The Islamic solution to altruism encourages people to see everything as reflective of a sacred, divine oneness of being. There is no reason to be egoistic, for the Divine Presence is overbearing, insofar that any claim one could lay to existing apart of that Divine Reality is moot. On the other hand, a relative degree of existence is still warrantable for man, as far as his duties before the Super-Being are concerned. The primary duty is intellectual and spritual love of the Real Source of all existence and ever-readiness to sacrifice the very idea of one’s own autonomous existence in order to comprehend His Existence unhindered by one’s ego. Man must follow, most unfailingly, His will in every passing moment. These acts are supereregatory and are considered to be among the most important spiritual stations of the Sufic tradition of Islam – “isar,” or the “preference of others, first and foremost, God’s desires and orders, to one’s own desires.” This was eloquently described by the Islamic mystic, Rabi’ah al-‘Adawiyah (d. 801):
O Lord, if I worship You out of fear of hell, burn me in hell. If I worship You for hope of paradise, forbid it to me. And if I worship You for Your Own sake, do not deprive me of Your eternal beauty.
In the Islamic world-vision, Kant’s impartial stance to others is enforced by the Sacred Law itself in such verses of the Quran, including:
“Say, each works according to his manner, but your Lord is most knowing of who is best guided in way” (17:84); “And we have certainly honored the children of Adam and carried them on the land and sea and provided for them of the good things and preferred them over much of what We have created, with definite preference” (17:70); “O, mankind, indeed We have created you from male and female and made you different peoples and tribes that you may know one another. Indeed, the most noble of you in the sight of Allah is the most righteous of you. Indeed, Allah is Knowing and Aquainted” (49:19).
According to these and others, every man is a bearer of God’s spirit:
“And when I have proportioned man and breathed into him of My spirit, then (o, My angels!) fall down to him in prostration” (15:29). To accept and, eventially, love every human being as he is means exactly what the German thinker meant by his imperative “not to take any human being as a means to accomplish some further goal.” The meaning of humanism, then, finds its expression in the Islamic revelation, although it is “theocentric” – deriving its meaning from the Holy Scripture, not the human intellect. Still, to follow the idea is a supererogative act, for not everyone can relinqish his egocentric desires. Our altruistic feelings will anyway stem from our initial understanding of ourselves as independent, and, therefore, egoistic or pragmatic agents. We ourselves are the first baseline of our self-perception, so without self-love, we cannot understand what it means to love others. The benevolence of others unto us may well enslave us, but this is because our ego is enamored with those who do good to it. However, as the famous Islamic theologian Imam al-Ghazzali (1058–1111) put it, those whose aethetic and moral predelections are of a higher level, cease to love themselves and, as it were, become dissolved in their love for abstract kinds of beauty and benevolence.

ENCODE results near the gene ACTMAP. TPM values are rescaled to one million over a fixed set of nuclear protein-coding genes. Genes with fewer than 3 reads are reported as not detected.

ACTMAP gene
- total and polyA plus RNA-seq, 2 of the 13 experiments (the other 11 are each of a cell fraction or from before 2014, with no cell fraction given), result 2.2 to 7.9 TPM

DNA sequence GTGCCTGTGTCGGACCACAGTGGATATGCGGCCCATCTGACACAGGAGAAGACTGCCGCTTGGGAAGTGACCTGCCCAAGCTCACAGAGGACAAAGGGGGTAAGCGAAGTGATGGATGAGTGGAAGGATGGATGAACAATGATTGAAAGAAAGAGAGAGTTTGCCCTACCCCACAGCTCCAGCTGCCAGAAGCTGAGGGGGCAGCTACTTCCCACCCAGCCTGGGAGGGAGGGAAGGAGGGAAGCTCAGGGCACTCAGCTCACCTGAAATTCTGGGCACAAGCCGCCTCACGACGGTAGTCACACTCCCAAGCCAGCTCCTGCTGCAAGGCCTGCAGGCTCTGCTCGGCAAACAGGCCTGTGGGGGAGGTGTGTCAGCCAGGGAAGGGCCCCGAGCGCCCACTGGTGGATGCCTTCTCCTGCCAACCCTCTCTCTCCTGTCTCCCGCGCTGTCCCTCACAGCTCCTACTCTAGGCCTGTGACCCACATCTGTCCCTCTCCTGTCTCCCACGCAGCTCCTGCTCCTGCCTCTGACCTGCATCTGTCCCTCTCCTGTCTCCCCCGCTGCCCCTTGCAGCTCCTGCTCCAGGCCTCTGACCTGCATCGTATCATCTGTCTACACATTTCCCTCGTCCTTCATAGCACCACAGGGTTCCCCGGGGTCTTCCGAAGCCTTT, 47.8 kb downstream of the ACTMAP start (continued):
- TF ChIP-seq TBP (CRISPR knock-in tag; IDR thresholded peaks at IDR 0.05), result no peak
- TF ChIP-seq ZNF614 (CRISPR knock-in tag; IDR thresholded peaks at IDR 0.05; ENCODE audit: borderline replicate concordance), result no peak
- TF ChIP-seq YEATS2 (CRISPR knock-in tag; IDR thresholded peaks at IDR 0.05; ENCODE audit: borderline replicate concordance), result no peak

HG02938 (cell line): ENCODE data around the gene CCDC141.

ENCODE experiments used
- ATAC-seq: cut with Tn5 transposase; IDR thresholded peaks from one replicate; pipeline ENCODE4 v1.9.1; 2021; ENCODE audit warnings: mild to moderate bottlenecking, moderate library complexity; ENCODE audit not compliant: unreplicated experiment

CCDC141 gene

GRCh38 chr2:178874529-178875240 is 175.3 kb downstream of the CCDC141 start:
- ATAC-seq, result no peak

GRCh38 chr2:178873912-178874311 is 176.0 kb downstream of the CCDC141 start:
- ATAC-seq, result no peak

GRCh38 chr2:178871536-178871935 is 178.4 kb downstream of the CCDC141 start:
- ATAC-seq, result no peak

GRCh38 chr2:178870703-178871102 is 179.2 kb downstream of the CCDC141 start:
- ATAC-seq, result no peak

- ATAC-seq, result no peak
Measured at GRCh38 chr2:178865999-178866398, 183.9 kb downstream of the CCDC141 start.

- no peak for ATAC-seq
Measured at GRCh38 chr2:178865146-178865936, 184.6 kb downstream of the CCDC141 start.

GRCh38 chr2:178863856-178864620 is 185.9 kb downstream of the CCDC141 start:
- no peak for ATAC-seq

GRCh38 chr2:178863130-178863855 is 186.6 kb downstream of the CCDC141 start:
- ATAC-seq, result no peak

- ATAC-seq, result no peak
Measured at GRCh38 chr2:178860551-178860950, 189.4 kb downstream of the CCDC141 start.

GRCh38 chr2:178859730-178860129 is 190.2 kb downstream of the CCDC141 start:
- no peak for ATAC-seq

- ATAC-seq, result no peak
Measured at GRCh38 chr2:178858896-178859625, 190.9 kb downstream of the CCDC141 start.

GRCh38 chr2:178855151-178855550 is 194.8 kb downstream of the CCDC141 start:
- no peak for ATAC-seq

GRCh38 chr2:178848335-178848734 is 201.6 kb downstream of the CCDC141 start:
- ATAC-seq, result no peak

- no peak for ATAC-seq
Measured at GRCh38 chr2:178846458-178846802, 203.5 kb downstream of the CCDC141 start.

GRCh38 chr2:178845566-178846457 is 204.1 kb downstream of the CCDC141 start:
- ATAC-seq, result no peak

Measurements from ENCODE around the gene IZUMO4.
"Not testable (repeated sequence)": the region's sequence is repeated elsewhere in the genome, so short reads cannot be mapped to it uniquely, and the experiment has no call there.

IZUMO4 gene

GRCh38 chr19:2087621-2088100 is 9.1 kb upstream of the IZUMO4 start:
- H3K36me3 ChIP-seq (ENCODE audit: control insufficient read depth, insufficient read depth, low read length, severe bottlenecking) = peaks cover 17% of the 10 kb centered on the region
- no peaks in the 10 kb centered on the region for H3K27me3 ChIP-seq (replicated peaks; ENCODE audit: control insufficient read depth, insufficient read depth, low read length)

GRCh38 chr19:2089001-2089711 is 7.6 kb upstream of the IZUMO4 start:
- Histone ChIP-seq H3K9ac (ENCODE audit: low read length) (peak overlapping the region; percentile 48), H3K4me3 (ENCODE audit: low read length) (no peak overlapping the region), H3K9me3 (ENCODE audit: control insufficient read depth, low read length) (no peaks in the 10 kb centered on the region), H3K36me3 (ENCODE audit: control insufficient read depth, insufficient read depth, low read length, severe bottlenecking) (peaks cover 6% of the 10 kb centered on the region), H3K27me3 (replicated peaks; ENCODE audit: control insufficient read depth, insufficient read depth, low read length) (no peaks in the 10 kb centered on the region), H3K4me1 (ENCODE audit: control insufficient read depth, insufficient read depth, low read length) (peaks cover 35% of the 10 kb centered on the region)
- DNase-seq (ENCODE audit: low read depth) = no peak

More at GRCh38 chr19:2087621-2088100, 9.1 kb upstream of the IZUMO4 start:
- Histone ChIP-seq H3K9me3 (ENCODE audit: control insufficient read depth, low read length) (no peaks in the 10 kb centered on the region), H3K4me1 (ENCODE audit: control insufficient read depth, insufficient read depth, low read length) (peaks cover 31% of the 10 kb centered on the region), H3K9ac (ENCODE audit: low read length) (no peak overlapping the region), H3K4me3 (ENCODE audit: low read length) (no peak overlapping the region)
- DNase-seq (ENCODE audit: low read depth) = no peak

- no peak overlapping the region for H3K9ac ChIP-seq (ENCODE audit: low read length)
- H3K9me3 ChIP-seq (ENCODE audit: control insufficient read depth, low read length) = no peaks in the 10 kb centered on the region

A critical verse reads, “Those who fulfill their vows in full and fear a day whose ill effects will spread afar, who feed, for His sake, the destitute, orphan, and captive, they declare: We feed you only for God’s sake; we do not desire recompense of thanks from you” (76:7-9). In this, we can see that Muslims were entreated to embody the ideal of altruism within the Islamic World through the institutions of “Waqf” – charitable trusts. This Arabic word means, “to cause a thing to withhold, to stop and or to prevent”; the word also means, "to endow the property rights of a good to the public service perpetually, and to prevent others from obtaining its property rights."
Such foundations were usually open to everyone in need. Notably, 75% of such trusts in the Ottoman Empire of the 18th century devoted substantial funds to serving outside constituencies, and 18% were precisely charitable ones. “Waqf” is also defined as “the detention of an object from possession for good, by considering it God’s property, and devoting all of its conceivable favors of revenue to different kinds of charitable purposes for the benefit of the public.”